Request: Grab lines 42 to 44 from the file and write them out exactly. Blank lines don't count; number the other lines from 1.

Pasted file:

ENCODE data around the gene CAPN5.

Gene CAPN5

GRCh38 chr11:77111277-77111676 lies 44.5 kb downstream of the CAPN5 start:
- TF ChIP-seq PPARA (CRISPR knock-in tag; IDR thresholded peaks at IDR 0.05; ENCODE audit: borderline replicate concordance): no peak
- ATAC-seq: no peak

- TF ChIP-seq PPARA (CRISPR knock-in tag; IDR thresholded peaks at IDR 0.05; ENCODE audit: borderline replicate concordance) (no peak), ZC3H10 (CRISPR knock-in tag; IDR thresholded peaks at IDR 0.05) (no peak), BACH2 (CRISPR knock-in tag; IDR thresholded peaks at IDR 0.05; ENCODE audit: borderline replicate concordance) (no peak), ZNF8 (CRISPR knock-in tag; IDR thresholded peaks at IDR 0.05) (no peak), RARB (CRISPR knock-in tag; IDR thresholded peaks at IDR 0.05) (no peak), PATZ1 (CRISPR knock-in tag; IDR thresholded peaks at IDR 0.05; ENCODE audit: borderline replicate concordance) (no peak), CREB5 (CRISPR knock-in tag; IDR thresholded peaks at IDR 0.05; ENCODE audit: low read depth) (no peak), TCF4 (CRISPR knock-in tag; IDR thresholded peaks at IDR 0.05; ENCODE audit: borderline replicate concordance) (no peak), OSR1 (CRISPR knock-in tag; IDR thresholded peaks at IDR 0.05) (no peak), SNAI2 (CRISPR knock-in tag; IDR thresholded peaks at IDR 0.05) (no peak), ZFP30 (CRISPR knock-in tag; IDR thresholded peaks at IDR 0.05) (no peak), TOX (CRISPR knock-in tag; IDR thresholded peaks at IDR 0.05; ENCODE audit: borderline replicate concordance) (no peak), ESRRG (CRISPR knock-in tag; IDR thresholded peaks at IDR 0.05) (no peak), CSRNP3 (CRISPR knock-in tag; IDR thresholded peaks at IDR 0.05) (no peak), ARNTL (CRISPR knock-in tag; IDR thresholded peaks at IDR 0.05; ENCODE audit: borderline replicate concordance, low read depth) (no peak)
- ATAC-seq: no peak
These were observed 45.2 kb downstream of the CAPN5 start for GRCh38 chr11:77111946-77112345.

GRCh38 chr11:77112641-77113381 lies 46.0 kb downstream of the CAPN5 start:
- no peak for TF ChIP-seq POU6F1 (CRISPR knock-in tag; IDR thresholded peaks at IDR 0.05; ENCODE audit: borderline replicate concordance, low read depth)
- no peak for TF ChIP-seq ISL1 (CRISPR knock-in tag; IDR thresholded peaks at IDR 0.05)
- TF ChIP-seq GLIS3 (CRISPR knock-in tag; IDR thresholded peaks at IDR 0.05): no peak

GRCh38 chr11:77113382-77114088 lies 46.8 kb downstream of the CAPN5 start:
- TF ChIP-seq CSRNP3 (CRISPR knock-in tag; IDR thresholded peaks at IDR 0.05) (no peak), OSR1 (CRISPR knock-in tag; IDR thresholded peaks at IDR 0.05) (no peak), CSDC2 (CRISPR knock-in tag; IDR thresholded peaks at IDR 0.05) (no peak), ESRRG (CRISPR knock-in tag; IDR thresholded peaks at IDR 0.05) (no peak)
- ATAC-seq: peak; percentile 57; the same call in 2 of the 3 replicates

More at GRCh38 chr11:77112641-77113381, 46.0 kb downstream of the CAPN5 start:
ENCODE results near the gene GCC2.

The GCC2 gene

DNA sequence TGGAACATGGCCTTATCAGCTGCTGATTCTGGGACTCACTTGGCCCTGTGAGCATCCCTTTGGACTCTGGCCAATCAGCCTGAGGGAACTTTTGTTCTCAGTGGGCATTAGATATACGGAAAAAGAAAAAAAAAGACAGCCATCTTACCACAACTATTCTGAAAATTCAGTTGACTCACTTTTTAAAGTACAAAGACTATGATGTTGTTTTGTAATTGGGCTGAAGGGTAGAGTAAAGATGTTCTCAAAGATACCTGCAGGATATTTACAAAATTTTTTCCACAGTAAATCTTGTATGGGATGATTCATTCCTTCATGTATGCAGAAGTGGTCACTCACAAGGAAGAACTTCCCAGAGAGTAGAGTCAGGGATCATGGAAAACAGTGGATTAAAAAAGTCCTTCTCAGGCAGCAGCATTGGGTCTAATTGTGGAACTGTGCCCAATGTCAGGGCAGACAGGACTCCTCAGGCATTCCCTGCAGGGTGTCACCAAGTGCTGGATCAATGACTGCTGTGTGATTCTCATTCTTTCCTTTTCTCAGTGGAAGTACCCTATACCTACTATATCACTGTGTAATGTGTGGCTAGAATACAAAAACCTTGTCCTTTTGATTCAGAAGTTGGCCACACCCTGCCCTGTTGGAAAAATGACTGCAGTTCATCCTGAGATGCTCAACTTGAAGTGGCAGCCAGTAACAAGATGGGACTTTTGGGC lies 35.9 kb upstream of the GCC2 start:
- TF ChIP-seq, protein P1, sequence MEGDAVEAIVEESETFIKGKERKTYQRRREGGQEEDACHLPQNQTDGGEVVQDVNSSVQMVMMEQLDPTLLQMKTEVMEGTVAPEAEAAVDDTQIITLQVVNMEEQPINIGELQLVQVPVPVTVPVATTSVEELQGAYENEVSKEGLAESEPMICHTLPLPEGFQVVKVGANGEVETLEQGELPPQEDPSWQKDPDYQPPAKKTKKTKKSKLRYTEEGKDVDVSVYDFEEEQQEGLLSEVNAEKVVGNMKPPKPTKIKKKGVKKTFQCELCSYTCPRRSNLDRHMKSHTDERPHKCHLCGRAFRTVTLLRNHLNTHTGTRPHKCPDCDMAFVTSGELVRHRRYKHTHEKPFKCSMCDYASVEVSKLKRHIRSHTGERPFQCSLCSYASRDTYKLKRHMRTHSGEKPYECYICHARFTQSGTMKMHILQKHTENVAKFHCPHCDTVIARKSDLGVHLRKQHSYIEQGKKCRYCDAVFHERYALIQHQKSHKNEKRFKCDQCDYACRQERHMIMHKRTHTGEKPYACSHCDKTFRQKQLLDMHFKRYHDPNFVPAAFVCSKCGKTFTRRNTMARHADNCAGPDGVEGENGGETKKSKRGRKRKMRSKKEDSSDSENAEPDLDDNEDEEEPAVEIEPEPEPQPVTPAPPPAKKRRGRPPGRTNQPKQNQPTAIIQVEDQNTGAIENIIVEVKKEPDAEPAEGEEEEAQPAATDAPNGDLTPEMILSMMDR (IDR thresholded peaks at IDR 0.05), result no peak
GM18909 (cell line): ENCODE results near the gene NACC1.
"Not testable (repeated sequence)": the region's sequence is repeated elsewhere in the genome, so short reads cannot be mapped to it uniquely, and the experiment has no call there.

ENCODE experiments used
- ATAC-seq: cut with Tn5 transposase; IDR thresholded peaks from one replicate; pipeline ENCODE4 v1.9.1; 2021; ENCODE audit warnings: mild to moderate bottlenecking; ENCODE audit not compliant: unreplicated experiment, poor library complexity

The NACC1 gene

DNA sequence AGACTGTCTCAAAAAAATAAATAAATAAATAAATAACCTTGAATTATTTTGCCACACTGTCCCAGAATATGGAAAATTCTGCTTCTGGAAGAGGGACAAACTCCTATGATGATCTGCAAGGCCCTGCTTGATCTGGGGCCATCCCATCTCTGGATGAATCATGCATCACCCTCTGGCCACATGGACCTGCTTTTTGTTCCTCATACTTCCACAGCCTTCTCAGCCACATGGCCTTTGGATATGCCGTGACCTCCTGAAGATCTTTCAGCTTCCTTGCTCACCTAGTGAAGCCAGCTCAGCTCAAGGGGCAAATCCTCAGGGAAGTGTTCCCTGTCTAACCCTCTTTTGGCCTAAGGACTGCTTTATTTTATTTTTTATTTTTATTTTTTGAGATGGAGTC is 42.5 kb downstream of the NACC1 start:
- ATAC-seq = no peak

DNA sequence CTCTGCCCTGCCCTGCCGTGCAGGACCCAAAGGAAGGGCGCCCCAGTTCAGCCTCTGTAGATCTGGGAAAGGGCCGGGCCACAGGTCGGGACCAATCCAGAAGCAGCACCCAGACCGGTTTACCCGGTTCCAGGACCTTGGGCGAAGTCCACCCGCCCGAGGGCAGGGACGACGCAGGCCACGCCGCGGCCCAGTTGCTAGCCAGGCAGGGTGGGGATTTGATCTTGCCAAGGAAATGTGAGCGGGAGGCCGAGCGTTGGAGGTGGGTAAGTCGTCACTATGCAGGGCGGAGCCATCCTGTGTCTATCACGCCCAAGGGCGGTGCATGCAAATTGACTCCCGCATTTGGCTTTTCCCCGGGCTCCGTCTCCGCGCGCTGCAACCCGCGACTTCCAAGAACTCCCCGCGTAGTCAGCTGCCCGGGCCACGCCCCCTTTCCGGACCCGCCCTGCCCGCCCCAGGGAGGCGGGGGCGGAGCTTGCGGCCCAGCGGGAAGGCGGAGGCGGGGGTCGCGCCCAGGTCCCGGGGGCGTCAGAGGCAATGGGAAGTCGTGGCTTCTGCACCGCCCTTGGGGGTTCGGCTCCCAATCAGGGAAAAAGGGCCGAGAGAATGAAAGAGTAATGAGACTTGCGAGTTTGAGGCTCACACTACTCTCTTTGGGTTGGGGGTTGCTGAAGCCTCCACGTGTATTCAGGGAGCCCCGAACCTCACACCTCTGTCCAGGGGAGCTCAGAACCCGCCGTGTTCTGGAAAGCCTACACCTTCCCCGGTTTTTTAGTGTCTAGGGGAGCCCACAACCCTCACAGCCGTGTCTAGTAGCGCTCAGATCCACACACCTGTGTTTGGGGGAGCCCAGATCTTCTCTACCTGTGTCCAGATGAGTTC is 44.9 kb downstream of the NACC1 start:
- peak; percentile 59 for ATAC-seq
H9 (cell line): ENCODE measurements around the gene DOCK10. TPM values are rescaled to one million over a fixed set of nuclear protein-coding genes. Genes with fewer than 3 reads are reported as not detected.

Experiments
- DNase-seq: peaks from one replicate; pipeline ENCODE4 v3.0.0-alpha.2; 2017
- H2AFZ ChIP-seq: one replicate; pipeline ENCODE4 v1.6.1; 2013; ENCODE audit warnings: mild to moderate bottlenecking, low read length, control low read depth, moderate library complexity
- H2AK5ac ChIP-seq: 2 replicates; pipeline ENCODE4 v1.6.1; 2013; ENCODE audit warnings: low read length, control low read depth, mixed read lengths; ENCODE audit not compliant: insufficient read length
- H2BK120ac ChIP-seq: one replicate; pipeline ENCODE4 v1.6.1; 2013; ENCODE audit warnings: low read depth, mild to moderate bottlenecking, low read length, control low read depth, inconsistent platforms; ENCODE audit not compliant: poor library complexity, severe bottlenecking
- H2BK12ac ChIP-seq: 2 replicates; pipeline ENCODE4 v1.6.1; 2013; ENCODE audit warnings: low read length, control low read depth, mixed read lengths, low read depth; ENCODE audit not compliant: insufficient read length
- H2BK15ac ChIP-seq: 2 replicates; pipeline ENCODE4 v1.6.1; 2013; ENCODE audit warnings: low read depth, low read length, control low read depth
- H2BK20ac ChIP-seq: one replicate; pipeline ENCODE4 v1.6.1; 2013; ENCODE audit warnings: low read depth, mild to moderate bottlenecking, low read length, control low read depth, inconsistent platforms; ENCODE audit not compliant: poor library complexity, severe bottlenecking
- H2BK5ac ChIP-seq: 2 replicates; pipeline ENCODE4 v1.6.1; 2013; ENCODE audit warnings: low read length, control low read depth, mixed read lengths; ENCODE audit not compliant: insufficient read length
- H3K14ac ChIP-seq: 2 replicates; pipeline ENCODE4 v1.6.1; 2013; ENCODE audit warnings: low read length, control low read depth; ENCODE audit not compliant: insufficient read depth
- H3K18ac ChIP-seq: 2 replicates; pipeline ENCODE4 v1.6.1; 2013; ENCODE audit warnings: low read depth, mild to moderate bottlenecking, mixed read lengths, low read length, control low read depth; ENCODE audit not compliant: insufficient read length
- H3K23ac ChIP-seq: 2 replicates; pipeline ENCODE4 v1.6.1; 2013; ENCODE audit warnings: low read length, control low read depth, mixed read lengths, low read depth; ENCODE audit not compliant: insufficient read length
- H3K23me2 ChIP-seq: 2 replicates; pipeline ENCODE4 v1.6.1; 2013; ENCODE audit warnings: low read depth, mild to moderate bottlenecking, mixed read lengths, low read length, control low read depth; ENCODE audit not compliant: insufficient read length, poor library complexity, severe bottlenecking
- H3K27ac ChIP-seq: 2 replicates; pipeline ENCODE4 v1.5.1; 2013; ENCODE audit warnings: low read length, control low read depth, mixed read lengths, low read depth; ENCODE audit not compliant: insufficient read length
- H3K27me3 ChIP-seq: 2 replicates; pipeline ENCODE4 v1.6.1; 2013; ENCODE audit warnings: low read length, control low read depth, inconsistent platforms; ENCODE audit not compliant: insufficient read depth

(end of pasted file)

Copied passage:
- H3K23ac ChIP-seq: 2 replicates; pipeline ENCODE4 v1.6.1; 2013; ENCODE audit warnings: low read length, control low read depth, mixed read lengths, low read depth; ENCODE audit not compliant: insufficient read length
- H3K23me2 ChIP-seq: 2 replicates; pipeline ENCODE4 v1.6.1; 2013; ENCODE audit warnings: low read depth, mild to moderate bottlenecking, mixed read lengths, low read length, control low read depth; ENCODE audit not compliant: insufficient read length, poor library complexity, severe bottlenecking
- H3K27ac ChIP-seq: 2 replicates; pipeline ENCODE4 v1.5.1; 2013; ENCODE audit warnings: low read length, control low read depth, mixed read lengths, low read depth; ENCODE audit not compliant: insufficient read length